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Single-Family Residential Developments

Developer plans 150-lot subdivision with parks and trails near Oakland Nature Preserve

On former farmland nestled between a 130-acre nature preserve and Lake Apopka, a local developer is gearing up to build a 150-lot subdivision with space set aside for custom-built estate homes, public parks and scenic trails in the small town of Oakland.

Andre Vidrine is leading the development of a single-family residential community on 110 acres north of West Orange Trail. The property was formerly owned by the Briley family, who were among the earliest settlers of Oakland, a town established in 1887 with a population of roughly 3,000 people on the northwest corner of Orange County.

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Honoring the land’s history and its former namesake, the subdivision featuring varying lot sizes as large as half an acre will be called Briley Farm.

“This land has been in that family’s name for more than 100 years,” Vidrine, the owner of Integrative Development Group, told GrowthSpotter. “It’s very important to me and my team that that legacy and everything that family has done for the town is immortalized.”

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It was also important to Vidrine and his team to preserve some of the site’s natural environment. No homes will be built along the shores of Florida’s fourth-largest lake, which borders the property to the north. Instead, plans call for the construction of a public park and a network of trails around a cluster of ponds near the shore of Lake Apopka.

Another small park will go on the southern edge of the property, near West Orange Trail. There’s also a plan to connect a trail from the subdivision to the adjacent Oakland Nature Preserve. The developer donated 10 acres to expand the footprint of the preserve.

“This could have been a lot larger development,” Vidrine said. “We probably could have built about 300 lots, but this is 150 units. We did that because we wanted this product to preserve the natural environment of the land. This layout is designed to preserve as many of the large Oaks on the property as possible.”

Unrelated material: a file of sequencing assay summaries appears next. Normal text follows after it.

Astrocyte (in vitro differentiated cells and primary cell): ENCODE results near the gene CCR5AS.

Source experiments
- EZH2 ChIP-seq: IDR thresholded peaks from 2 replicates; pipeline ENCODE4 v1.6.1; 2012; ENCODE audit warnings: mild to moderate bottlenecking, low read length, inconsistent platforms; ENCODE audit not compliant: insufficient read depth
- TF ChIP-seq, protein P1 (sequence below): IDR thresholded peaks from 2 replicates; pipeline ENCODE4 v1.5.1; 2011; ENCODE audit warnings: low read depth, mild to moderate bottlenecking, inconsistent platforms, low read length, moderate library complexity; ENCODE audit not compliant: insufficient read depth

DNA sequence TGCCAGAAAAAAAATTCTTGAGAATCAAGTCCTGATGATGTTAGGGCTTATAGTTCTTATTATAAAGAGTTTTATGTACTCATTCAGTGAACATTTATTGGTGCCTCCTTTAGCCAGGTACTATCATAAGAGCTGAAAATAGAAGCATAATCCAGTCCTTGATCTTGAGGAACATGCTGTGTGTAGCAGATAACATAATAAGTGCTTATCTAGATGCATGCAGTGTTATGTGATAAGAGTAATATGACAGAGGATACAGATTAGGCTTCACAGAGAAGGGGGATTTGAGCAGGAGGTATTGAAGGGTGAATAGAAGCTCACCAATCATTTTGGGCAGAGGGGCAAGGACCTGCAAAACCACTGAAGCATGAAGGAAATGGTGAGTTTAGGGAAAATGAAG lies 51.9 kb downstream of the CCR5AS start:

As for the plan to build new public parks and trails, “We want to open the land to the public,” he added.

Site plans drafted by design firm Dix. Hite + Partners show a total of 92 cottage lots, which include alley-loaded 45-foot lots and front-loaded 60-foot lots, as well as 56 half-acre estate lots. The myriad lot sizes allow for a lot of flexibility in terms of house size and architecture, Vidrine said.

“Because the lot sizes vary, it’s going to cover a lot of different product types and provide opportunities for a lot of different lifestyles,” he said. “You may have a home that’s 1,600 square feet or you may have a home that’s 3,000 to 4,000 square feet, or you can have custom homes as large as the buyer wants.”

The project team also includes civil engineering firm Madden Moorhead & Stokes.

The property has been owned by the Briley family for generations, originating with Samuel J. Briley and Fannie Edna Rich who settled on the property and grew produce in the 1990s.

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More recently the property was being used as an exotic animal ranch where zebras, miniature donkeys, and an ancient breed of African Watusi cattle could be found lurking on its grounds.

Vidrine, who formerly led the Central Florida operations for national homebuilder Toll Brothers, said the owners of the Briley Farm property contacted him in 2018 about the subdivision concept.

“I told them, ‘Absolutely,’” he said. “It’s a marquee piece of property. It’s one of the best-positioned projects in Central Florida so I’m very excited to be a part of this team.”

He added, “I cannot think of anywhere else Orange County of this caliber. With large custom homes and jewel box cottage lots, the new Briley Farm masterplan creates opportunities that allow residents to explore and connect to the natural world around like none other.”

Vidrine expects to break ground on the project by early 2023.

Have a tip about Central Florida development? Contact me at (407)-800-1161 or dwyatt@GrowthSpotter.com, or tweet me at @DustinWyattGS. Follow GrowthSpotter on Facebook, Twitter and LinkedIn.


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